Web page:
Many investors are simply not interested in collecting a wide variety of cryptocurrencies and prefer a simple user experience. Coinbase does this and does it well, which is probably one of the reasons why the app has overwhelmingly positive reviews. If you have an account with Coinbase, this app is essential for your collection.
Binance is the largest cryptocurrency exchange in the world with a market capitalization of $1.3 billion. They currently only provide crypto-to-crypto exchange. The slick interface and wide variety of coins provide users with plenty of opportunities to invest in smaller project tokens. For these reasons alone, Binance remains a firm favorite among cryptocurrency enthusiasts worldwide.
Leaving coins on any exchange is a riskier approach. However, if you prefer to do this then this cryptocurrency app does a great job of keeping you updated on your portfolio.
Users should be aware that there is currently no iOS app store application despite several online versions that can be downloaded manually. This is a potential security risk. We recommend iOS users use the web application for now.
Any investor who’s serious about security will want this cryptocurrency app in their collection. It’s no secret that scams are commonplace in the cryptocurrency world. 2 Factor authentication (2FA) is a relatively new security feature which adds a second layer of security to sensitive accounts. 2FA is most commonly used when logging on to cryptocurrency exchanges and when authorizing transfers. However, it can also be used with your stock standard Gmail account or perhaps even your WordPress website.
The authenticator app will provide you with a 6 digit number combination that will be required before proceeding with your next step in a login or transfer process. This number updates every 20 seconds or so. What this means is that an attacker would need both your password and your phone to hack into your account. Hackers have been known to steal/discover passwords from halfway around the world. But, getting hold of your personal phone is a much harder task!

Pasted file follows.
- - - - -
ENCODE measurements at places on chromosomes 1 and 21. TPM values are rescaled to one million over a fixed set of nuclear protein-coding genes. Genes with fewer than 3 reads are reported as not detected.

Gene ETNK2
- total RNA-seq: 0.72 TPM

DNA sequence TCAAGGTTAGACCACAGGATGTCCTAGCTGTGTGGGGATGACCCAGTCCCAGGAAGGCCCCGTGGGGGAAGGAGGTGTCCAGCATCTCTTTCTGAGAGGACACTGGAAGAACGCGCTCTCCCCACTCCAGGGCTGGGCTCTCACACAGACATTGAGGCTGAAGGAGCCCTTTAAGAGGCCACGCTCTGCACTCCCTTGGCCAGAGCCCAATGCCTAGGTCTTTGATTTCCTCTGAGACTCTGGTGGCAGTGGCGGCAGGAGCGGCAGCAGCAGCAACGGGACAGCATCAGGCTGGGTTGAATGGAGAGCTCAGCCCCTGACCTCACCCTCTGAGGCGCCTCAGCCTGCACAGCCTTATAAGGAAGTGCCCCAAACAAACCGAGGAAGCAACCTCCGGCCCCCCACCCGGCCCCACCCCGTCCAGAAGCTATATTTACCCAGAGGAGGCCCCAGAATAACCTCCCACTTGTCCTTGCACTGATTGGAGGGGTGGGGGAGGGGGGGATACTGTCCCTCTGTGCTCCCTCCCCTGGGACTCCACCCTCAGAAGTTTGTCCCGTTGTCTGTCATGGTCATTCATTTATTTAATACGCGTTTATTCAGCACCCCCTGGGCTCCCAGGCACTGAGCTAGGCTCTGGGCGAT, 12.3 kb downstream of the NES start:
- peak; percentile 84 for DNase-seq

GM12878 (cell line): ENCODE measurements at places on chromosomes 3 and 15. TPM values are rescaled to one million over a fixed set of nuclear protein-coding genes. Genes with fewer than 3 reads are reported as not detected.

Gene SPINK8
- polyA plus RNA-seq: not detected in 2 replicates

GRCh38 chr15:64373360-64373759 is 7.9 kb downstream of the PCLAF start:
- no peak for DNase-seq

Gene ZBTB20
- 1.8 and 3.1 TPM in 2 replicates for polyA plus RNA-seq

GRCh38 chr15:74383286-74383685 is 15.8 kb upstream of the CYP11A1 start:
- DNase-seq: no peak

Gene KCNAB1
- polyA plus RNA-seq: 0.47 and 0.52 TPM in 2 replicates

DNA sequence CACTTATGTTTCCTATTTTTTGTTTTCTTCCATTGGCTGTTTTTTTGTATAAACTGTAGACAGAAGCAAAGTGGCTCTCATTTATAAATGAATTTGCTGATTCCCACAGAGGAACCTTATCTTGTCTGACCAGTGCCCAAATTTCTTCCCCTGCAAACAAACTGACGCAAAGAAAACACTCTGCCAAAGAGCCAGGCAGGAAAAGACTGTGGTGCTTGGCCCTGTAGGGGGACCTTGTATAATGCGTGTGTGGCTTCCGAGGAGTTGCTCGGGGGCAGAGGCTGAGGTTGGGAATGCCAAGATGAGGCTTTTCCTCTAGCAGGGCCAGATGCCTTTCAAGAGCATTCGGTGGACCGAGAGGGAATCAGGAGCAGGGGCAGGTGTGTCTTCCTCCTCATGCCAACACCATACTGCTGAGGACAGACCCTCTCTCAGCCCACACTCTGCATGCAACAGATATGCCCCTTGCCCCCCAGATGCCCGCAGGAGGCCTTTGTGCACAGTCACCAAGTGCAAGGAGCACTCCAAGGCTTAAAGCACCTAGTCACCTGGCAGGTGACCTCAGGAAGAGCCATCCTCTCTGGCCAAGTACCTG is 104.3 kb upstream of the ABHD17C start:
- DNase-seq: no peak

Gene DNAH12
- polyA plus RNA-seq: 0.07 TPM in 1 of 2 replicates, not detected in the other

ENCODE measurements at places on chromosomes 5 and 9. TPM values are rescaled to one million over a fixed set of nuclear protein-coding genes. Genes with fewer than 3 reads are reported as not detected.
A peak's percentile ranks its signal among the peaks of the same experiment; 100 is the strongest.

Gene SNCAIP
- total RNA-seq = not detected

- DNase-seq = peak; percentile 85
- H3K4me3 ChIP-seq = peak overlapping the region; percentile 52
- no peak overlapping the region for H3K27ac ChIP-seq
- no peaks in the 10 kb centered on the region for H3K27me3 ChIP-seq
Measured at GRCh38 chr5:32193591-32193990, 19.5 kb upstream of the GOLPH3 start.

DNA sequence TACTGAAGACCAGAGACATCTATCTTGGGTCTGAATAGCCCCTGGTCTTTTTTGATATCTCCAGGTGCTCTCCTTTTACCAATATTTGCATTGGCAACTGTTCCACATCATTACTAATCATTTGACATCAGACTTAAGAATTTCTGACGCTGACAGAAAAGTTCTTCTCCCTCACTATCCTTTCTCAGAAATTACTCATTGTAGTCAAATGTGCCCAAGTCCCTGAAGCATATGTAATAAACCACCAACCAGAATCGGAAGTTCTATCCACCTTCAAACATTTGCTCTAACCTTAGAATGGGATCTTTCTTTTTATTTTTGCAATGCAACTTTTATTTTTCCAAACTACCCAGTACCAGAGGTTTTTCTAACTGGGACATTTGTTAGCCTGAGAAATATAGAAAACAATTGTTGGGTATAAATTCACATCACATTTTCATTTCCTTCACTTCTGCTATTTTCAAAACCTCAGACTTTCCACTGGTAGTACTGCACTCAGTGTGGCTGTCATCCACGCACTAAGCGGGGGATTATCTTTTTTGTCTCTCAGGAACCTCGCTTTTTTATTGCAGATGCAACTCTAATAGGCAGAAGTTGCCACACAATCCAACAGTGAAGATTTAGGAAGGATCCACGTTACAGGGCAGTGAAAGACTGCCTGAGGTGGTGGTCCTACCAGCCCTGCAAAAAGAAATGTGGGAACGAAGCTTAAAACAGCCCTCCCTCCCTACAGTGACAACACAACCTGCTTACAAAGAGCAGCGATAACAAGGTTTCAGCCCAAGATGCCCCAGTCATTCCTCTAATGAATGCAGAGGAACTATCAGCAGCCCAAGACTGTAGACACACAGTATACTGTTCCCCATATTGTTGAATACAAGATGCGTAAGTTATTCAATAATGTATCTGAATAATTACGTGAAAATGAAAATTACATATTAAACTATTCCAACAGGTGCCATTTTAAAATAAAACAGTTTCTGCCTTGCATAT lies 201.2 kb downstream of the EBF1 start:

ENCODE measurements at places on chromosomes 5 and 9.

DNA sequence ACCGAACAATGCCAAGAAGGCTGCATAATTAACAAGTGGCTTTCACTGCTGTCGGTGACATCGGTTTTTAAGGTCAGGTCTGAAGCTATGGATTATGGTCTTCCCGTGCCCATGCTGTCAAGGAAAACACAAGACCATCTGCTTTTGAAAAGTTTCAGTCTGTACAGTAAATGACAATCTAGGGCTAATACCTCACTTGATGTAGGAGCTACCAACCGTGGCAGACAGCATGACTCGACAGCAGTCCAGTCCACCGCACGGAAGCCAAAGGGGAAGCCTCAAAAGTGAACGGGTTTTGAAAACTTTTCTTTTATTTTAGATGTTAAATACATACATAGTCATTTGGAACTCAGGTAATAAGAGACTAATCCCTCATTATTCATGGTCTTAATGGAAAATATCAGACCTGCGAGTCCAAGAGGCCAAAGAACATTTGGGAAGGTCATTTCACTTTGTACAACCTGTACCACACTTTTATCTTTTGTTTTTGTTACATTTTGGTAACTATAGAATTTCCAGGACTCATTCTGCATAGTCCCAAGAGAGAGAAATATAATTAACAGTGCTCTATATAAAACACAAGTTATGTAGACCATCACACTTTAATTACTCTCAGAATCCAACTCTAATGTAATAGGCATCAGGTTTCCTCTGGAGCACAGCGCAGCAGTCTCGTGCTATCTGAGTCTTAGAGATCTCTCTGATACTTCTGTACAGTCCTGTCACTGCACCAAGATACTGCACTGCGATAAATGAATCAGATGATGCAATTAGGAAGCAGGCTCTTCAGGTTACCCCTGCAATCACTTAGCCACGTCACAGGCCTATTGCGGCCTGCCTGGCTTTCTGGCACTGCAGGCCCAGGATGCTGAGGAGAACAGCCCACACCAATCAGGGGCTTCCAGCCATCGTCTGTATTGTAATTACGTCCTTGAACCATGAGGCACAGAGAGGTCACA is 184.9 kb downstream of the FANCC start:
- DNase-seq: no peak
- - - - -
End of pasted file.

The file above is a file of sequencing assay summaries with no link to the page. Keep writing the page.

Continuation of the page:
Google’s 2FA is highly recommended. We cover this topic in detail here.
In Closing: Cryptocurrency App Checklist for 2018
As the cryptocurrency industry continues to evolve many sub-industries are starting to grow along with it. This naturally provides an opportunity for innovative players to enter the space and bring their own unique cryptocurrency app to market.
Many people make the mistake of downloading apps which focus purely on tracking the price. As we have shown, there are clearly a number of apps which specialize, from news to charting to storage, security and beyond. You may of course only need to track the price. But, as you venture further down the cryptocurrency rabbit hole you’ll probably find yourself using several different applications to stay on top of things.
Have we missed some interesting alternatives? What are your cryptocurrency app recommendations as we move into the second half of the year? Be sure to tweet us your favorite apps for 2018!
Read original article at coincentral.com.
Author: Ryan Smith